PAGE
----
This writing course will survey a broad spectrum of environmental literature, from Thoreau's Walden to Cheryl Strayed's recent bestseller, Wild, as well as images, music, and cinema that address environmental themes. Through writing, class discussion, and other assignments, students will reflect on our changing relationship with the natural world and consider what the engagement has meant for both the planet and its human inhabitants. The course follows a workshop format, so reading and critiquing other students' writing is required. (M6)

Literature & Medical Humanities

Prof. Waller-Peterson — ENGL 252 A & HLTP 252 & WGSS 252

Modality: Hybrid 

Lucille Clifton states, "I don't write because I have a mission to heal the world. My mission is to heal Lucille if I can, as much as I can." Writing offers Clifton a medium through which she can enact a form of healing and self-preservation. Similarly, illness narratives communicate the embodied and disembodied experiences of people living with sickness, disease, and illness in an effort to make sense of their changing bodies, lives, and identities. This reading intensive course explores health, wellness, and illness narratives through a sustained engagement with non-fiction and imaginary literature. Prerequisite: LinC 101 or equivalent plus junior or senior class standing. (U1). Open to juniors and seniors only.

Literature & the Way We Live

Prof. Dougal — ENGL 262 A & IDIS 262

Modality: In-Person

This course considers such moral issues as the environment; identities, duties to kin; love, marriage and sex; racism and sexism; as posed within a variety of world literature that includes short stories, novels, poetry, and drama, ranging from the era of Sophocles' Antigone to the present. Prerequisite: junior or senior standing. (U2). Open to juniors and seniors only.


Prof. Harris — ENGL 288 A

Modality: By Arrangement

Practical field experience in writing for mass media, business, industry, or nonprofits. Designed in consultation with director of internship program and field supervisor. By arrangement. Prerequisites: Junior or senior standing; for 288: 200-level writing course approved by the English major advisor or English Dept. Chair; for 386-388: 288 and one 200-level writing course approved by the English major advisor or English Dept. Chair; plus one additional English course.

ST: Modern African Literature 

Prof. LaRue — ENGL 291 A & AFST 291

Modality: In-Person

The title of this course is a bit misleading, as there is no such thing as "African Literature," per se. It is perhaps more accurate to say that this course is interested in looking at the literature of the African continent. Even this, however, comes with its own host of questions: Who can produce the literature of Africa? Where must this literature be produced in order to be considered "African"? What must literature look like to be considered "African"? Who or what is even meant by "African," anyway? Focusing on the span of time from 1940 and 1980, this course offers an introduction to the literature that has come to be defined as African literature. With a particular interest in how the literature of this period has helped (re)establish and/or (re)position images of Africa, we will read and analyze the works of a few of the writers who paved the way for contemporary African writers like Chimamanda Ngozi Adichie, Teju Cole, Taiye Selasi, and A. Igoni Barrett. Though it should go without saying, an interrogation and contextualization of issues of gender, sexuality, race/racism, and ethnicity will be crucial in fully making sense of the texts and their narratives. (M5)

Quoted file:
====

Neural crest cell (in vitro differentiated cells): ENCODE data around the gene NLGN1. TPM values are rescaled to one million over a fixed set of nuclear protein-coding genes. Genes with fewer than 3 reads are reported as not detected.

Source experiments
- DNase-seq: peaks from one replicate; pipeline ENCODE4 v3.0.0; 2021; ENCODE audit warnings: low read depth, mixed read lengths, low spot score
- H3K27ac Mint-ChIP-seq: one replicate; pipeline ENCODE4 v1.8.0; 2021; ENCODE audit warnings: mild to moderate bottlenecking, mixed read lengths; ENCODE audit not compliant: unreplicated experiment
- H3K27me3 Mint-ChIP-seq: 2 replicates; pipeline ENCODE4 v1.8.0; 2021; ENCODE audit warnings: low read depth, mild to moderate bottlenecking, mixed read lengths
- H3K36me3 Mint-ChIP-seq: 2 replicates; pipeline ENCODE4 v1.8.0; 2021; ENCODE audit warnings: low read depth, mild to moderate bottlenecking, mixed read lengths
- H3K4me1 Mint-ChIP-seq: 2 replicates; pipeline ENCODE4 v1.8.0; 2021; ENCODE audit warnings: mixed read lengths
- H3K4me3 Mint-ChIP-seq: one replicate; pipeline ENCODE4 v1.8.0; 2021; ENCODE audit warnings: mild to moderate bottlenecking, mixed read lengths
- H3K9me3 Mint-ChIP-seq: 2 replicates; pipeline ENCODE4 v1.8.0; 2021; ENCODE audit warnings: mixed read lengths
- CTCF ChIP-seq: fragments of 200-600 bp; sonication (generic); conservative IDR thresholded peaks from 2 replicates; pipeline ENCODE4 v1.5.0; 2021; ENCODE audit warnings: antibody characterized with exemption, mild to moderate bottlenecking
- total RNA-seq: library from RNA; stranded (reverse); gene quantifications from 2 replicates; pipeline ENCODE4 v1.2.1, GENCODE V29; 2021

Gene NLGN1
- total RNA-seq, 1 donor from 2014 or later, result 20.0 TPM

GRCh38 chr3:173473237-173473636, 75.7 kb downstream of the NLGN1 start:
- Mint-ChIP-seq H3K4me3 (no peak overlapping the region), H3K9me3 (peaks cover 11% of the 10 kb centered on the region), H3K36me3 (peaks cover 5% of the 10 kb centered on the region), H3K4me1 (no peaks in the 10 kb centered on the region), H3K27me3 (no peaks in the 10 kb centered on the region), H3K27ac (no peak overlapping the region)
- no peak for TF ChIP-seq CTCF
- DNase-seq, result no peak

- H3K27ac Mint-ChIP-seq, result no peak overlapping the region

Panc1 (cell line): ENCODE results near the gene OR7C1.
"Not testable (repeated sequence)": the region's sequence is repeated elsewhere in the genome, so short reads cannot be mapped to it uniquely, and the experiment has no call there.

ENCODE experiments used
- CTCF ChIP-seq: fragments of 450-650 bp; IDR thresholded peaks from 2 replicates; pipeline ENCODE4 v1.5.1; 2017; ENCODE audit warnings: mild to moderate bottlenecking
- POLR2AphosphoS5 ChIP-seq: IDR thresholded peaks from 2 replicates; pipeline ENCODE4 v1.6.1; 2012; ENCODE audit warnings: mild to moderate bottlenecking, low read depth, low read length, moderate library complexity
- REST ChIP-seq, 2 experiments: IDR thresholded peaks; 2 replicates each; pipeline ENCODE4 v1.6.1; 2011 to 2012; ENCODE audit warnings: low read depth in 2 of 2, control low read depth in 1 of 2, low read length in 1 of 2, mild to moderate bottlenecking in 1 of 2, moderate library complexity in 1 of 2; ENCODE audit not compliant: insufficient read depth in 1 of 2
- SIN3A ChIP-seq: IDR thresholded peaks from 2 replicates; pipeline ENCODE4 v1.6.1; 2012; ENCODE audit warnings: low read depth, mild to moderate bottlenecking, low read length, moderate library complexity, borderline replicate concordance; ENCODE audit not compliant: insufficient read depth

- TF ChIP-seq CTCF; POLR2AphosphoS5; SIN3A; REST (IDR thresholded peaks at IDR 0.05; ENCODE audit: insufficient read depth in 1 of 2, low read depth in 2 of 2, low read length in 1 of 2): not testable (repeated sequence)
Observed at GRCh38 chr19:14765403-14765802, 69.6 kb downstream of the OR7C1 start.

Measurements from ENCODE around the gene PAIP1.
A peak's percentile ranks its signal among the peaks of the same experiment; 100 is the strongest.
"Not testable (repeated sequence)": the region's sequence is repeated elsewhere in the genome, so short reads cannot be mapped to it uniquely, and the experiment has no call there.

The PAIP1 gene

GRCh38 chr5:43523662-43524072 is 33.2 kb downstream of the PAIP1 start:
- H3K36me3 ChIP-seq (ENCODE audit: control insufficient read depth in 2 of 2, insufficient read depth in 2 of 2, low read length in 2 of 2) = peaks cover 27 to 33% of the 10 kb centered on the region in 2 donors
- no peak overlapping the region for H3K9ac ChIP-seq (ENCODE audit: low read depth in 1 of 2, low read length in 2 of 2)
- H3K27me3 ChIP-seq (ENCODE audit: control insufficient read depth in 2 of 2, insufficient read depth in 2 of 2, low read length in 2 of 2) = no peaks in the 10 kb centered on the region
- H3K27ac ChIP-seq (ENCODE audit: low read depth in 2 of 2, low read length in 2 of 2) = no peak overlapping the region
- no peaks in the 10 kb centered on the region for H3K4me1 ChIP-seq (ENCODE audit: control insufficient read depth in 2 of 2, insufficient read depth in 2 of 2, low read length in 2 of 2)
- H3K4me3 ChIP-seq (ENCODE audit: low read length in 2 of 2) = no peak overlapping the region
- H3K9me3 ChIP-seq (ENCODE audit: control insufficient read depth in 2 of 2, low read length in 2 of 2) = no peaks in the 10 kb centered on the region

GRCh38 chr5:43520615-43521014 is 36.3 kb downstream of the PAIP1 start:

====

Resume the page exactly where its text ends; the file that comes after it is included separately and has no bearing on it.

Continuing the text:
300 Level Courses

Poetry Writing 

Prof. Gray — ENGL 313 A

Modality: In-Person

Focused study of contemporary poetry, writing of a range of complete poetic works. Workshop setting. Prerequisites:ENGL 212 or permission of instructor. (M6)


Prof. Black — ENGL 330 A & THEA 330

Modality: In-Person

The major plays. Prerequisites: ENGL 225 or permission of instructor.

British Literature 1780-1830

Prof. Dougal — ENGL 352 A

Modality: In-Person

A study of literature by men and women of varying ethnicities and social classes, and of primary documents that reveal major conditions and social and cultural movements to which these writers responded. Some emphasis upon major Romantic poets. Prerequisite: ENGL 225 or permission of instructor.

Senior Seminar 

Prof. Dougal — ENGL 371 A

Modality: In-Person

This course will synthesize and expand upon what students have learned throughout their major. Weekly meetings will consist of readings, discussion, and writing on topics within English Studies. Course requirements will include an extended written work in a student's chosen genre, as well as a portfolio. Prerequisites: English 225 or permission of instructor.


Prof. Harris — ENGL 386 A

Modality: By Arrangement

Practical field experience in writing for mass media, business, industry, or nonprofits. Designed in consultation with director of internship program and field supervisor. By arrangement. Prerequisites: Junior or senior standing; for 288: 200-level writing course approved by the English major advisor or English Dept. Chair; for 386-388: 288 and one 200-level writing course approved by the English major advisor or English Dept. Chair; plus one additional English course.

ST: Narrating Film

Prof. LaRue — ENGL 393 A & AFST 393 & WGSS 393

Modality: Online (Asynchronous)

Through close analysis of contemporary imaginative films like Her, like Tiny Houses, and short films like "Squared," this course examines the narrative qualities of films. As we look for answers to the questions, "How do films narrate, and what do they narrate?" we will also work towards an understanding of the medium's relation to more traditional narrative forms (e.g. novels, short stories, drama, etc.). How, for instance, does the medium of film challenge us to reimagine the limits of what a text might be? Prerequisite: None.

ST: Comics & Graphic Storytelling

Prof. McClelland — ENGL 399 PM

Modality: In-Person

This course focuses on the history, rhetorical analysis and practical application of graphic storytelling in comic books and graphic novels, with a primary spotlight on understanding, discussing and creating graphic memoirs. Students critique contemporary works, write in both an academic and professional fashion, and better understand the field of professional comic writing. Prerequisite: ENGL 211 or ENGL 212 or ENGL 217 or instructor permission.